One day I was walking over a bit of marshy ground close to Inchy Wood when I felt, all of a sudden, and only for a second, an emotion which I said to myself was the root of Christian mysticism. There had swept over me a sense of weakness, of dependence on a great personal Being somewhere far off yet near at hand. No thought of mine had prepared me for this emotion, for I had been pre-occupied with Aengus and Edain, and with Mannanan, son of the sea. That night I awoke lying upon my back and hearing a voice speaking above me and saying, “No human soul is like any other human soul, and therefore the love of God for any human soul is infinite, for no other soul can satisfy the same need in God.” A few nights after this I awoke to see the loveliest people I have ever seen. A young man and a young girl dressed in olive-green raiment, cut like old Greek raiment, were standing at my bedside. I looked at the girl and noticed that her dress was gathered about her neck into a kind of chain, or perhaps into some kind of stiff embroidery which represented ivy-leaves. But what filled me with wonder was the miraculous mildness of her face. There are no such faces now. It was beautiful, as few faces are beautiful, but it had neither, one would think, the light that is in desire or in hope or in fear or in speculation. It was peaceful like the faces of animals, or like mountain pools at evening, so peaceful that it was a little sad. I thought for a moment that she might be the beloved of Aengus, but how could that hunted, alluring, happy, immortal wretch have a face like this? Doubtless she was from among the children of the Moon, but who among them I shall never know.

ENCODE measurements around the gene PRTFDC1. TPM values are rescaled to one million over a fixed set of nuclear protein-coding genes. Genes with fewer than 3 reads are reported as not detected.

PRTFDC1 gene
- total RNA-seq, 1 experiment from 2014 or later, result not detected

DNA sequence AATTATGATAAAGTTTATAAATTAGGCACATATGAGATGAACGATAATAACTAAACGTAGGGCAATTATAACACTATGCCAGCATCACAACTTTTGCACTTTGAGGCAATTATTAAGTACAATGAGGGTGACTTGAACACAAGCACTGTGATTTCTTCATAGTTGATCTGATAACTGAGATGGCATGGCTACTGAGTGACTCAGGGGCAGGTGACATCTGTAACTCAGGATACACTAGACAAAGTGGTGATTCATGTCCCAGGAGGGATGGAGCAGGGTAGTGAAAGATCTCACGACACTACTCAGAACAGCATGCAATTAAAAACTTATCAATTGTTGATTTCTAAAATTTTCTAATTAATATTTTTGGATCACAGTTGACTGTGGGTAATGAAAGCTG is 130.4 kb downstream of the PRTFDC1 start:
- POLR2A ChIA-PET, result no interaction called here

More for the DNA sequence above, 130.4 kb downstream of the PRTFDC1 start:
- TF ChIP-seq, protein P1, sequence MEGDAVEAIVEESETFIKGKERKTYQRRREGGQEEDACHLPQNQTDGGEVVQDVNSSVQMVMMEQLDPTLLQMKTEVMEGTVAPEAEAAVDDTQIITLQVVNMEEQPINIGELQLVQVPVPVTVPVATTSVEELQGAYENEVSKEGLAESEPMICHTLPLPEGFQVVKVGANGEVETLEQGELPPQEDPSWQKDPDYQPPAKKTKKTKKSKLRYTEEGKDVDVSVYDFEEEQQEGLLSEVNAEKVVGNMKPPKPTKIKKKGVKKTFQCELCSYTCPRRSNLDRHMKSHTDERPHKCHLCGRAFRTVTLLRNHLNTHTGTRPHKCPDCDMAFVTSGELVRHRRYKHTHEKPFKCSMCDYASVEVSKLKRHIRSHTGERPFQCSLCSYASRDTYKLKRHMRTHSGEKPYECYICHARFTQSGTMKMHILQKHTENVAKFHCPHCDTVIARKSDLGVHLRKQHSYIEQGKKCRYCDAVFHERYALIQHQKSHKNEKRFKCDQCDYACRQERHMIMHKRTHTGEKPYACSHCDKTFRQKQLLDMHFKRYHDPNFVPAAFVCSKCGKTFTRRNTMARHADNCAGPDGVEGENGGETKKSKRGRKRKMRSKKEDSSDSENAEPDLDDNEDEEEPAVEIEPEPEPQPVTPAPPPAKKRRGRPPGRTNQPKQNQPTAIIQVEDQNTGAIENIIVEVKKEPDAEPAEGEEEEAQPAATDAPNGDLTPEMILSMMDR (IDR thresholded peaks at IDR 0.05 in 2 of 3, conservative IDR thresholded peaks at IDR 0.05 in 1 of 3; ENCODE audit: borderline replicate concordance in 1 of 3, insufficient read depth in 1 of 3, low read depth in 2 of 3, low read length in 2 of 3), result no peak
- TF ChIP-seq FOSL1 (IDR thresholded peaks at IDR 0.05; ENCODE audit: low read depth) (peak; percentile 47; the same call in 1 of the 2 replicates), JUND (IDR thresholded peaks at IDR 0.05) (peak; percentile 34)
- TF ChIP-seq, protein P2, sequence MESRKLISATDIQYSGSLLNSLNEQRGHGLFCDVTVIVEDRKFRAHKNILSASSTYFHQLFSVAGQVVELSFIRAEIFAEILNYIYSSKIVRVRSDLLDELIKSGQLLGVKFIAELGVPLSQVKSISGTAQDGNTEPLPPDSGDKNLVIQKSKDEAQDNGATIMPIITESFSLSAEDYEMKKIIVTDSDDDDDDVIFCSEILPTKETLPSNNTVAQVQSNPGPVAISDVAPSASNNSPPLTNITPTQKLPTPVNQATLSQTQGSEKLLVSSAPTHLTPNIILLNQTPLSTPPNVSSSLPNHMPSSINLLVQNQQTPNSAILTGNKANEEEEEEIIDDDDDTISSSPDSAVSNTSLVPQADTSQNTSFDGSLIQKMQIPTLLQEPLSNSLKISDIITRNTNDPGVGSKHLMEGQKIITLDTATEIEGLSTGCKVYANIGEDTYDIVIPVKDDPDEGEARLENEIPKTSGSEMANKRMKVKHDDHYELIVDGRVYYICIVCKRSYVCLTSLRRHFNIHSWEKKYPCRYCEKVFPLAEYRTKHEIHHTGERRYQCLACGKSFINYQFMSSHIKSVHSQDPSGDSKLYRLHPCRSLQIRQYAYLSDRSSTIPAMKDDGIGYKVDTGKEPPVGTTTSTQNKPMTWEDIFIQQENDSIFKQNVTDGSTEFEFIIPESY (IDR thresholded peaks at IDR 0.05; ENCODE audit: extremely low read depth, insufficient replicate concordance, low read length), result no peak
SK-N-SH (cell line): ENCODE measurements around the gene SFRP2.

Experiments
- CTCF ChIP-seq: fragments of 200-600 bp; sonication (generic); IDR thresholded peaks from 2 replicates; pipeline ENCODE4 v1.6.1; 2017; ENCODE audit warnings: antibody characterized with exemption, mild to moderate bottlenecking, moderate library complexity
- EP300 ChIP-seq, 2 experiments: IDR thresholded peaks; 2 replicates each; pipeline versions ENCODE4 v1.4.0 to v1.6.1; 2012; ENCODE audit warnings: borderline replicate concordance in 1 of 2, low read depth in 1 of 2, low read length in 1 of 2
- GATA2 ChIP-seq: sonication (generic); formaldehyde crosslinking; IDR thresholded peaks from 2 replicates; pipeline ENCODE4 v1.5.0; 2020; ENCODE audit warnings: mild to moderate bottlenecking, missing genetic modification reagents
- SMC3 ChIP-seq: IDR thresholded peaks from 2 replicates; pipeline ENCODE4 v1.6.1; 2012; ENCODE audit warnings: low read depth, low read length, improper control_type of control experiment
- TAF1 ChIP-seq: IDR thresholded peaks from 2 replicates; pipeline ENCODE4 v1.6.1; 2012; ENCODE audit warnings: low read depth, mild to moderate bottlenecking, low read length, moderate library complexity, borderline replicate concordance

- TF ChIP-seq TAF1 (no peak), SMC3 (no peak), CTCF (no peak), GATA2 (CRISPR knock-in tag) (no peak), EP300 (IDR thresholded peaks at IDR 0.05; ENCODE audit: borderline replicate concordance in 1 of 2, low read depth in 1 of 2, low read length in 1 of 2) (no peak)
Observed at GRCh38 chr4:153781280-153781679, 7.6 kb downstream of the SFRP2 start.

A little north of the town of Sligo, on the southern side of Ben Bulben, some hundreds of feet above the plain, is a small white square in the limestone. No mortal has ever touched it with his hand; no sheep or goat has ever browsed grass beside it. There is no more inaccessible place upon the earth, and few more encircled by awe to the deep considering. It is the door of faery-land. In the middle of night it swings open, and the unearthly troop rushes out. All night the gay rabble sweep to and fro across the land, invisible to all, unless perhaps where, in some more than commonly “gentle” place—Drumcliff or Drum-a-hair—the nightcapped heads of faery-doctors may be thrust from their doors to see what mischief the “gentry” are doing. To their trained eyes and ears the fields are covered by red-hatted riders, and the air is full of shrill voices—a sound like whistling, as an ancient Scottish seer has recorded, and wholly different from the talk of the angels, who “speak much in the throat, like the Irish,” as Lilly, the astrologer, has wisely said. If there be a new-born baby or new-wed bride in the neighbourhood,